Andrew Hoefling

Speaker | Mentor | Coder | Leader

Deploying a .NET Framework WebJob to Azure is easy enough, but as of writing this blog the tooling is lacking for .NET Core. Many organizations are making it an initiative to migrate their .NET Framework projects to .NET Core which is a good idea. The tooling limitation for .NET Core WebJobs should not be a barrier, following this guide you will be able to deploy your .NET Core WebJobs to Azure

Hosting apps in the cloud is common practice due to it's ease of use and performance that smaller organizations may not have on their own. Why not host DNN in the cloud? If you follow our guide here you can be up and running in Microsoft's Azure Web App in a matter of minutes.

The single biggest problem I have seen while developing any type of mobile app is how do we handle offline sync? On most projects I have worked on this has been punted as a problem that isn’t worth the devs time until we are close to release. While this is a bad idea in my opinion, the team does not need to freak out about handling offline sync. It is easier than we make it for ourselves, today’s take away is “Don’t freak out, mobile sync is easy”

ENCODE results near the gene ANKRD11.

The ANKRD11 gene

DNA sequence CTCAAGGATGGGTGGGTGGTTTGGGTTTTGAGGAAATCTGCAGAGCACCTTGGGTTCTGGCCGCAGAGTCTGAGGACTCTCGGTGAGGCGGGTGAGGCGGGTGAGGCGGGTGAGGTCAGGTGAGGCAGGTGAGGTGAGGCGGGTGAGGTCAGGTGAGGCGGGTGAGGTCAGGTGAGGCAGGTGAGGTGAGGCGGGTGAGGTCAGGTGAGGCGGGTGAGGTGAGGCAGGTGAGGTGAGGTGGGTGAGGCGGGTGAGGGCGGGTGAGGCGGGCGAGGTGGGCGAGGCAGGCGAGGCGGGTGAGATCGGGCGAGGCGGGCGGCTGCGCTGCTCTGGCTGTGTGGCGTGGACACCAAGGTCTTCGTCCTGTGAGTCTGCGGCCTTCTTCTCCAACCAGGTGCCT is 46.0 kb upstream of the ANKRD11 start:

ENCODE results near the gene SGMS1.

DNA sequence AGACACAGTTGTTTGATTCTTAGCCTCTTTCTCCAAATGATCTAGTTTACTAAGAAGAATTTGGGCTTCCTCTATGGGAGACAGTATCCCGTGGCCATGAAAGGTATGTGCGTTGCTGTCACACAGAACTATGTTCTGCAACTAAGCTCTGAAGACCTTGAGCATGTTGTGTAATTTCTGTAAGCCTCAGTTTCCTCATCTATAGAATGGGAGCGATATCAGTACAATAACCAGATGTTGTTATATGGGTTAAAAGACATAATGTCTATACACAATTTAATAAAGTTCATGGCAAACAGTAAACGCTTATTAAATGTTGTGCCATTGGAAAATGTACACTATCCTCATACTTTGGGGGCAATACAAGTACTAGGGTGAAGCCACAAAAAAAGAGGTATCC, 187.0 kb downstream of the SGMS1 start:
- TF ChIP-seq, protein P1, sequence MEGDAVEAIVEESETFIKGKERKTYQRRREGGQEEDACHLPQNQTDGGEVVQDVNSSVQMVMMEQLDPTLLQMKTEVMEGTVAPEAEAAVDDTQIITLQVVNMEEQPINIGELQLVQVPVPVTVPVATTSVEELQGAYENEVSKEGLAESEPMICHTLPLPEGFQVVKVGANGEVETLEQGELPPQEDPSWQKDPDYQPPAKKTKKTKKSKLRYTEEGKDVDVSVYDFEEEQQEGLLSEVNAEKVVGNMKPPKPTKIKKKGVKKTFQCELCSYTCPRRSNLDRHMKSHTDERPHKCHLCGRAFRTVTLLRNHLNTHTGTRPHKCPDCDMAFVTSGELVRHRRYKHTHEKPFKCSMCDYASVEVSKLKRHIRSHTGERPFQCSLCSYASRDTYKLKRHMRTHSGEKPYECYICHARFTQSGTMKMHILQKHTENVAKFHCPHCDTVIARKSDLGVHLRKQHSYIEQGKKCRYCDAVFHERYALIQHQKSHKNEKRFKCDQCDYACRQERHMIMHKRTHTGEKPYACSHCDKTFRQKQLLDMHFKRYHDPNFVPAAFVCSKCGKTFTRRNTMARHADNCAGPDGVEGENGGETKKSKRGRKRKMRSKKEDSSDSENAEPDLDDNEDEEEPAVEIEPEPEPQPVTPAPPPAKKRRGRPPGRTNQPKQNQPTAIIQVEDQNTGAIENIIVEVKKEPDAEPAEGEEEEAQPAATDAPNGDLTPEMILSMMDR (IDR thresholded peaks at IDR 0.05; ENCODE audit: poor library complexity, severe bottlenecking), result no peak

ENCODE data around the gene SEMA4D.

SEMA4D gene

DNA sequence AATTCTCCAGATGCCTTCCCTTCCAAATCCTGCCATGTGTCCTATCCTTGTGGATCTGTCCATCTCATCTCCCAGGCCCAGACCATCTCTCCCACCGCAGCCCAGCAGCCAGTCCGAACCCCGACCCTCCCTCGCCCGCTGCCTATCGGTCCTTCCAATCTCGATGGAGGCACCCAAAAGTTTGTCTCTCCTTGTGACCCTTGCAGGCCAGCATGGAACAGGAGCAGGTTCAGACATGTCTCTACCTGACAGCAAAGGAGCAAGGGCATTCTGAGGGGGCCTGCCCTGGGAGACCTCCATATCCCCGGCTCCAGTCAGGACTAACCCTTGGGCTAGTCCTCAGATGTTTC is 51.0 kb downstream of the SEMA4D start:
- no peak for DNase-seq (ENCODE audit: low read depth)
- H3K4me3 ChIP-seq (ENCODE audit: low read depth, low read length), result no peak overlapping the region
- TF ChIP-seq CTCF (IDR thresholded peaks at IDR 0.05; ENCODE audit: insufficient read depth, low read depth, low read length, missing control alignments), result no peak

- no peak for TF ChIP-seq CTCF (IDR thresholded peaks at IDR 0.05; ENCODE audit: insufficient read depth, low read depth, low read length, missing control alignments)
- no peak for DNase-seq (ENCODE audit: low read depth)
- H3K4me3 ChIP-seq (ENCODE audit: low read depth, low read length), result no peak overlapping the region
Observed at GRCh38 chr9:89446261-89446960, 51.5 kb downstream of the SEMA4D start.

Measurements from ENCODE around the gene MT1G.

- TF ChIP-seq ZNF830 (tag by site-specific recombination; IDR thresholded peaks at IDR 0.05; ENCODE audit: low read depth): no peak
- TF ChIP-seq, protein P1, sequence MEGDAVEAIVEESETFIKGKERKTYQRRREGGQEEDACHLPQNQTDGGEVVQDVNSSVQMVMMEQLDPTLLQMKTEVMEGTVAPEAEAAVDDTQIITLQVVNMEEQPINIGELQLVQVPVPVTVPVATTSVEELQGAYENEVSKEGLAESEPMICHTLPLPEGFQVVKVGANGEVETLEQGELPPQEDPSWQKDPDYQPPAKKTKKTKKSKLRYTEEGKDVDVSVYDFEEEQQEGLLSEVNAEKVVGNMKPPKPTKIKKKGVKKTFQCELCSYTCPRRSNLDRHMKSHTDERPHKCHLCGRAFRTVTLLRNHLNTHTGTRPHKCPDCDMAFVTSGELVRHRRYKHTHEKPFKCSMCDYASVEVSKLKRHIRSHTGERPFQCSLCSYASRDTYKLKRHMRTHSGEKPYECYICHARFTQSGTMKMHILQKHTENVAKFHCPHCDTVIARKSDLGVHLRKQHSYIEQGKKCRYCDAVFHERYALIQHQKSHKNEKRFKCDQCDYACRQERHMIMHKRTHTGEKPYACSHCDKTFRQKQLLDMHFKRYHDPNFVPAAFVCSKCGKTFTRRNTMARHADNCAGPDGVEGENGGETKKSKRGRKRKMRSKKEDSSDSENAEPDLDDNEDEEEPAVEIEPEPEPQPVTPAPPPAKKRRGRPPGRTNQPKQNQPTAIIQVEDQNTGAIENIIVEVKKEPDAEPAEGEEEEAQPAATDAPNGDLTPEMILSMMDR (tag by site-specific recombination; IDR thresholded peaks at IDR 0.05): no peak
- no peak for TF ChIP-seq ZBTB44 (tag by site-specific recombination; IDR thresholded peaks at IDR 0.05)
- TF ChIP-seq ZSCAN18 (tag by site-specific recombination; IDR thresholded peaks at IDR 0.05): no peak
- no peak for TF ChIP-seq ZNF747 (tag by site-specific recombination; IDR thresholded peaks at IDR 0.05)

Azure Mobile App Services sets you up with a nice template builds all of your boiler plate code. When I went through the setup on the Azure Portal and downloaded the template locally I ran into all sorts of issues with iOS not working in my Xamarin.Forms project. Everything appears to work without issue on Android but I couldn’t get the MobileServiceClient to load, the app would just crash. After lots of digging and playing with the tools provided I figured out what was wrong. It appears the template was missing some platform specific code for iOS.